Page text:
The Center for Advancing the Study of CyberInfrastructure (CASCI) is a multidisciplinary center housed in the College of Computing and Information Sciences. The Departments of Computer science; Software Engineering; Information technology; Computer engineering; Imaging Science; and Bioinformatics collaborate in a variety of research programs at this center. RIT was the first university to launch a Bachelor’s program in Information technology in 1991; the first university to launch a Bachelor’s program in Software Engineering in 1996 and was also among the first universities to launch a Computer Science Bachelor’s program in 1972. RIT helped standardize the Forth programming language and developed the CLAWS software package.

    The Center for Computational Relativity and Gravitation was founded in 2007. The CCRG comprises faculty and postdoctoral research associates working in the areas of general relativity; gravitational waves; and galactic dynamics. Computing facilities in the CCRG include gravitySimulator, a novel 32-node supercomputer that uses special-purpose hardware to achieve speeds of 4TFlops in gravitational N-body calculations, and newHorizons [image N/A], a state-of-the art 85-node Linux cluster for numerical relativity simulations.

    Gravity Simulator at the Center for Computational Relativity and Gravitation, RIT, Rochester, New York, USA.

    The Center for Detectors was founded in 2010. The CfD designs; develops; and implements new advanced sensor technologies through collaboration with academic researchers; industry engineers; government scientists; and university/college students. The CfD operates four laboratories and has approximately a dozen funded projects to advance detectors in a broad array of applications, e.g. astrophysics; biomedical imaging; Earth system science; and inter-planetary travel. Center members span eight departments and four colleges.

    RIT has collaborated with many industry players in the field of research as well, including IBM; Xerox; Rochester’s Democrat and Chronicle; Siemens; National Aeronautics Space Agency; and the Defense Advanced Research Projects Agency (DARPA). In 2005, it was announced by Russell W. Bessette- Executive Director New York State Office of Science Technology & Academic Research (NYSTAR), that RIT will lead the SUNY University at Buffalo and Alfred University in an initiative to create key technologies in microsystems; photonics; nanomaterials; and remote sensing systems and to integrate next generation IT systems. In addition, the collaboratory is tasked with helping to facilitate economic development and tech transfer in New York State. More than 35 other notable organizations have joined the collaboratory, including Boeing, Eastman Kodak, IBM, Intel, SEMATECH, ITT, Motorola, Xerox, and several Federal agencies, including as NASA.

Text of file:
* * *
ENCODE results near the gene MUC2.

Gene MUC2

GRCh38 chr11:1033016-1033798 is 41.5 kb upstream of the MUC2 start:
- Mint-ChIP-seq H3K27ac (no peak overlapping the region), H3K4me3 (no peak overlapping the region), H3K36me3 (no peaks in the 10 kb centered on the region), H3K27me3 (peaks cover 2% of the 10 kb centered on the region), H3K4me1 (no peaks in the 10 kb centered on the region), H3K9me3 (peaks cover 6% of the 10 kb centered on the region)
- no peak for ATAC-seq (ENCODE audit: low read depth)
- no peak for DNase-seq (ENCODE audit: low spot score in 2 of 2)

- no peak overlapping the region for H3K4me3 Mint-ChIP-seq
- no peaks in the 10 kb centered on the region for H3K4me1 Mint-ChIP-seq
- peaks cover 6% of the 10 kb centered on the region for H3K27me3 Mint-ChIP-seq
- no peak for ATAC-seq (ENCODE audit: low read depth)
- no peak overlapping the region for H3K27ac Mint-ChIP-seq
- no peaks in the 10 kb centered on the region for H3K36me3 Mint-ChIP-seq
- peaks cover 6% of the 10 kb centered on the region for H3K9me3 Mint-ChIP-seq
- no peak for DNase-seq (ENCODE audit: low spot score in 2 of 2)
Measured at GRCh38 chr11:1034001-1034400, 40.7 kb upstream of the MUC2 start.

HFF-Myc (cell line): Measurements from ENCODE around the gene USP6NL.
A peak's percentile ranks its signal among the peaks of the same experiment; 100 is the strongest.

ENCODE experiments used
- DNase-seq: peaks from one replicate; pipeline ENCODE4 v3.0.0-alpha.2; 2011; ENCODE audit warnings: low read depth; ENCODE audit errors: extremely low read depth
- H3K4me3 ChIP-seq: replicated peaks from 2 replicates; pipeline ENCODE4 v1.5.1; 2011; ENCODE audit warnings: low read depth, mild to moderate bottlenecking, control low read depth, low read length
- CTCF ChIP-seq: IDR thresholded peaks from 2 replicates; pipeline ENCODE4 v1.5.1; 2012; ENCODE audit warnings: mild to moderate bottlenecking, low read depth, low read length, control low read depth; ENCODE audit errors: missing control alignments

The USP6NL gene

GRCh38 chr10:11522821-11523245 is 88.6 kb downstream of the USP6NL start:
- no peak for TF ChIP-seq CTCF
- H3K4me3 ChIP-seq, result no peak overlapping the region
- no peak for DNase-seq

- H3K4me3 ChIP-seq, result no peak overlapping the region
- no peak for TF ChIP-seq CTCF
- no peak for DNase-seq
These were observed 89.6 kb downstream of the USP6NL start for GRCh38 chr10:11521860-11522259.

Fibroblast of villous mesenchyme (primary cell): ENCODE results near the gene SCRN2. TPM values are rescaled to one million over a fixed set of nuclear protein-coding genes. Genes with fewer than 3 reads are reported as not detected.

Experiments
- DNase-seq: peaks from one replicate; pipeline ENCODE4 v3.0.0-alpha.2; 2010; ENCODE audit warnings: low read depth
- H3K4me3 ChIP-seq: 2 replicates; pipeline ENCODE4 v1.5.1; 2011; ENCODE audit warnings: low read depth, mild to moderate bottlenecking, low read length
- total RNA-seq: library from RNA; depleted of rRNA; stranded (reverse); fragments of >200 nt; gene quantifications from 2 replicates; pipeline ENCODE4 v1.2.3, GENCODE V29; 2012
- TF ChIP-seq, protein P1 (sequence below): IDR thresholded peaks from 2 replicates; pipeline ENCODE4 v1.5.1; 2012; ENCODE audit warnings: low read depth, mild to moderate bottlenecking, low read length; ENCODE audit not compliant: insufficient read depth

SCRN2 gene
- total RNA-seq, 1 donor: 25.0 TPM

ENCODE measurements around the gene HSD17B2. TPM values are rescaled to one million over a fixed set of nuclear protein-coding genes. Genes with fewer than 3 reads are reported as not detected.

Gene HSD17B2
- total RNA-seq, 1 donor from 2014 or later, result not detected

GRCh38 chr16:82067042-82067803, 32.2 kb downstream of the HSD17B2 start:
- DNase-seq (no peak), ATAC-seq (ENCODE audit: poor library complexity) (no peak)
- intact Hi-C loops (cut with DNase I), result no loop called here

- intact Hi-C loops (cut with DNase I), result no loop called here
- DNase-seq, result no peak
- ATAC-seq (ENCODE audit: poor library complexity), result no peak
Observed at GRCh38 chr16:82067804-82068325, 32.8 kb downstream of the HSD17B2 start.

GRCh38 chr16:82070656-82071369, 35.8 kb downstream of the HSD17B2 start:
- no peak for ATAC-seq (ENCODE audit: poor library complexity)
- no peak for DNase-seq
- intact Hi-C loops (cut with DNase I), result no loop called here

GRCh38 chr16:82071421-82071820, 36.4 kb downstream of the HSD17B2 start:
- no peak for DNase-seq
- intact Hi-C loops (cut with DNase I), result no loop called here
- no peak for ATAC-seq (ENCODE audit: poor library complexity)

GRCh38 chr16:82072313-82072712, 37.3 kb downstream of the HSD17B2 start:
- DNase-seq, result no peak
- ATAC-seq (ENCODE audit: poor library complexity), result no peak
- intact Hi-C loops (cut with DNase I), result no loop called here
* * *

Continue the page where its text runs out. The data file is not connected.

RIT has emerged as a national leader in manufacturing research. In 2017, the U.S. Department of Energy selected RIT to lead its Reducing Embodied-Energy and Decreasing Emissions (REMADE) Institute aimed at forging new clean energy measures through the Manufacturing USA initiative. RIT also participates in five other Manufacturing USA research institutes.

  • richardmitnick 1:12 pm on January 23, 2023 Permalink | Reply
    Tags: "Ripples in the fabric of the universe may reveal the start of time", , Better understanding the state of the cosmos shortly after the Big Bang, , , How to use ripples in space-time known as gravitational waves to peer back to the beginning of everything we know., Multimessenger Astronomy/Astrophysics, ,   

    From The DOE’s Princeton Plasma Physics Laboratory: “Ripples in the fabric of the universe may reveal the start of time” 

    From The DOE’s Princeton Plasma Physics Laboratory


    Princeton University

    Princeton University

    Raphael Rosen

    Numerical simulation of the neutron stars merging to form a black hole, with their accretion disks interacting to produce electromagnetic waves. Credit: L. Rezolla (AEI) & M. Koppitz (AEI & Zuse-Institut Berlin)

    Scientists have advanced in discovering how to use ripples in space-time known as gravitational waves to peer back to the beginning of everything we know.

    The researchers say they can better understand the state of the cosmos shortly after the Big Bang by learning how these ripples in the fabric of the universe flow through planets and the gas between the galaxies.